March 16, 2004

Death + Deceit = Blanche

I feel that this equation accurately sums up the character of Blanche in the play A Streetcar Named Desire...

It seems that death is looming around her in many ways, and everywhere she goes to try and escape it, she puts on some kind of show so no one will recognize the "real" Blanche. First of all, Blanche's fear of death is evident in her fear of aging and losing her looks. As can be noticed throughout the play, she refuses to be seen in any harsh light, so as so mask her true age. (ex. - Scene One, pg. 19). By deceiving the people around her by making them think she is younger than she really is, she is attempting to cheat death and return to the youth she felt before her husband's death.

Speaking of Blanche's husband's death, everytime she seems to be thinking about death, a Varsouviana Polka is playing somewhere in the background. This symbolizes the music that was playing at the dance Blanche and Allen were attending when he shot himself. Everytime Blanche is talking about her dead husband, she hears the tune in her head and goes crazy. For example (Scene 9, pg. 114):

BLANCHE: That music again...
MITCH: What music?
BLANCHE: The "Varsouviana"! The polka tune they were playing when Allan - Wait!
[A distant revolver shot is heard. Blanche seems relieved.]
There now, the shot! It always stops after that.
[The polka music dies out again.]
Yes, now it's stopped.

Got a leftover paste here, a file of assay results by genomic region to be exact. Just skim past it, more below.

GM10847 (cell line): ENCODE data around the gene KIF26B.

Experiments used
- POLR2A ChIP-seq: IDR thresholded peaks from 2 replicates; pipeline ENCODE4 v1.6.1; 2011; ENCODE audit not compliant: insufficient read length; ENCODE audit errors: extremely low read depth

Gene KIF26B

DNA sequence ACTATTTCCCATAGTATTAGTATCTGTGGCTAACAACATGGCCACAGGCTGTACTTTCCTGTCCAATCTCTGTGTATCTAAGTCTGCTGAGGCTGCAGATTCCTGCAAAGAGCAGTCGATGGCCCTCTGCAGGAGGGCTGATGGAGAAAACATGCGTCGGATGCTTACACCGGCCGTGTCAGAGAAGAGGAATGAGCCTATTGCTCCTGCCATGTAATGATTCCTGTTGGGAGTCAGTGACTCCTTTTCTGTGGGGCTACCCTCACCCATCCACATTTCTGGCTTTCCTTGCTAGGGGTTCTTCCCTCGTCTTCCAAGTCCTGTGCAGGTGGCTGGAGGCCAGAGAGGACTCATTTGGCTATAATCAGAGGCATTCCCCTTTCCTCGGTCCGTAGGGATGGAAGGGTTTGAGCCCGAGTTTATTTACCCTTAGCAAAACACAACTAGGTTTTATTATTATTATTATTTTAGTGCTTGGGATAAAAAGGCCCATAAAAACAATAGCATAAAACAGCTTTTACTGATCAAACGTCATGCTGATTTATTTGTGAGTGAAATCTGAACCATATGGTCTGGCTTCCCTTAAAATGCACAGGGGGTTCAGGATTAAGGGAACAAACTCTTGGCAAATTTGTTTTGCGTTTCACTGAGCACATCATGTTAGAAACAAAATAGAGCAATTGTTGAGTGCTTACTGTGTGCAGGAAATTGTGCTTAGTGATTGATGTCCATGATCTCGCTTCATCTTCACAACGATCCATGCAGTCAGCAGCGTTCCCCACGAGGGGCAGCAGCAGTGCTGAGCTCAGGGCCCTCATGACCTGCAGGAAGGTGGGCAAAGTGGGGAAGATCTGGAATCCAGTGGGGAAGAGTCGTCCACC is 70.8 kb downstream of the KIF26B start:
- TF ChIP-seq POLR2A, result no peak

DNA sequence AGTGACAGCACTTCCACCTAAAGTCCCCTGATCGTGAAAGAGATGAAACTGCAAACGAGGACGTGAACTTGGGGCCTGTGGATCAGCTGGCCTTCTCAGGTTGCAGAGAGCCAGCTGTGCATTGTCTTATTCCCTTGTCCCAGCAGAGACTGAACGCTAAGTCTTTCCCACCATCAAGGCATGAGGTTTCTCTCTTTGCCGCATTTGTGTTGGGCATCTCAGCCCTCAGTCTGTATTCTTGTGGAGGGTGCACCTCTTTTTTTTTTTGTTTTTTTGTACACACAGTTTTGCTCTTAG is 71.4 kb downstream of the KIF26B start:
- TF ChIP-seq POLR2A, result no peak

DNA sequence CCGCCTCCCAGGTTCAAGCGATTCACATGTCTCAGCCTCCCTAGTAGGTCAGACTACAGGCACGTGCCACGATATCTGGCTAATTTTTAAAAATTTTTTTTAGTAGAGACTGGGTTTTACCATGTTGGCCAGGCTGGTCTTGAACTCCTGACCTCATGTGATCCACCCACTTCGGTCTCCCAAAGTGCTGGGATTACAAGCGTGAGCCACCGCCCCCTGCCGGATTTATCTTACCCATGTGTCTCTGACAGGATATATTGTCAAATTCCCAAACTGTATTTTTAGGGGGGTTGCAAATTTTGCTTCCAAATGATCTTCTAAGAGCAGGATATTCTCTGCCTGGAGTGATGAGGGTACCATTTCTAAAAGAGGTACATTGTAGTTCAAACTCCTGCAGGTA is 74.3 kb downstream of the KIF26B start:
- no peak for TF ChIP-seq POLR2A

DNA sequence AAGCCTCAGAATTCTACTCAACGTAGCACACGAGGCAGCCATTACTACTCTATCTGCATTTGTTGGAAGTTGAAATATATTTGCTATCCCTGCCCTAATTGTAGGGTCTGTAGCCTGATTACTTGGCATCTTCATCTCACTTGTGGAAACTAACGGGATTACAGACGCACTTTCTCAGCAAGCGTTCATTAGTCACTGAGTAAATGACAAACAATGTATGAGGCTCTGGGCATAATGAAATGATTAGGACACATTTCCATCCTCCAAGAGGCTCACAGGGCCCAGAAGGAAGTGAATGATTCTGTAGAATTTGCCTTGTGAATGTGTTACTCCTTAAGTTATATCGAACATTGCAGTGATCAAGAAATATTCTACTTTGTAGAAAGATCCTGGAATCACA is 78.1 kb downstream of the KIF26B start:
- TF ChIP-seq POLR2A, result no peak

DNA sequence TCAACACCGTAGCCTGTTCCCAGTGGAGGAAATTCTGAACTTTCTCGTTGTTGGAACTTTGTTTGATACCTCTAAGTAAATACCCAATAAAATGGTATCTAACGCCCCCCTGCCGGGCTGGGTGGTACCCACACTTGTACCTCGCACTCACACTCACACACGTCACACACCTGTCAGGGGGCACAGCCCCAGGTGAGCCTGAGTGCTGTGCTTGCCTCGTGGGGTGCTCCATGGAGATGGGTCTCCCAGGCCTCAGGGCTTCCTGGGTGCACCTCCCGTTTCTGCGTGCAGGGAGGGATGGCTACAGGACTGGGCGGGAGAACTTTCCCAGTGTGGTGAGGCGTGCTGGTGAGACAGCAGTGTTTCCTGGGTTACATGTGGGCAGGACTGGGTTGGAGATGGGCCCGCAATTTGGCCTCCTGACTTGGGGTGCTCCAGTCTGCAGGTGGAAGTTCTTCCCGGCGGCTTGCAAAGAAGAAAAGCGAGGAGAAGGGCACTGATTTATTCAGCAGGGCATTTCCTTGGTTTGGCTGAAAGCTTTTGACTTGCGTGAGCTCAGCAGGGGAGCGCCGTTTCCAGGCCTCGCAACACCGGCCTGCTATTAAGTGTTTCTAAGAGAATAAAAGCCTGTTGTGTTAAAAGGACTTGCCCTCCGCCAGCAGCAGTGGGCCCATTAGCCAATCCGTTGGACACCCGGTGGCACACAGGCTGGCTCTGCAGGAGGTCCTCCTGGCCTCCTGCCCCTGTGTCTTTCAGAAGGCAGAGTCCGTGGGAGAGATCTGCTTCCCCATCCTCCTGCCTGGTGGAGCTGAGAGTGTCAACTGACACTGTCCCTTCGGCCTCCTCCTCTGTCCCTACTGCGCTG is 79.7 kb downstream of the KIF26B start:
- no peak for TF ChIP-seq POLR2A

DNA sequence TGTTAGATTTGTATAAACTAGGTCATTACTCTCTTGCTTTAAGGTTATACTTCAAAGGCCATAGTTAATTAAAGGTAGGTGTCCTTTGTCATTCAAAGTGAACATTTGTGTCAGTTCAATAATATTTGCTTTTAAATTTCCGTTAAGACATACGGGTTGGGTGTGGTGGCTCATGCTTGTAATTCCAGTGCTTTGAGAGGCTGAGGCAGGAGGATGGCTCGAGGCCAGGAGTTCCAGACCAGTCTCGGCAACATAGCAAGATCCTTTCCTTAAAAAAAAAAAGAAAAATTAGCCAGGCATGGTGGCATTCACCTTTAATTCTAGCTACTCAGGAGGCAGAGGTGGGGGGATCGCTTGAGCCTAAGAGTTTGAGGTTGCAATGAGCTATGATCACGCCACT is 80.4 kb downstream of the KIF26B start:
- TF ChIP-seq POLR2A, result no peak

MITCH: Are you boxed out of your mind?

The message of Allan's death is that indulging ones desire in the form of unrestrained promiscuity leads to forced departures and unwanted ends. This is exactly what happens to Blanche. This is realized in Scene nine, when the woman selling 'Flores para los muertos' (Flowers for the dead). This mexican woman is actually announcing Blanche's fate. In the end when she is being carted off to the mental institution, the polka is once again heard, when I feel that she is officially 'dead' to society.

There are many ways Blanche attempts to cover up her past and her desires. Some of the obvious ways are keeping out of light and wearing white. However, the less obvious is that she continiously takes baths. I feel that by taking baths all of the time, she is trying to cleanse herself of her past. As she bathes in Scene Seven, Blanche sings "It's Only A Paper Moon." Looking at the lyrics shows the way love turns the world into a phony fantasy.These lyrics sum up Blanches approach to life. She believes that her fibbing is only her means of enjoying a better way of life and is therefore essentially harmless. Ironically, Williams has Stanley telling Stella of Blanche's true nature while she is singing this tune (See Scene 7, pg. 98).


So what do you think? does Death + Deceit = Blanche? You decide...

Posted by MeghanKite at March 16, 2004 09:23 PM
Comments

Thoughtful observations about music in this play. Have you thought about the radio?

An interesting side-note... I had originally included a few lines of "Paper Moon" in the first draft of my book, but the publisher told me that it would be a huge hassle to get permission to include those lyrics. Your copy of the script probably includes a note as to who owns the copyright to those words, and the music business isn't keen on letting academics reproduce even a few lines for the purpose of scholarly discussion. So I dropped those lines.

Okay, I can't promise it was interesting, but it was a side-note.

Posted by: Dennis G. Jerz at March 17, 2004 01:39 AM
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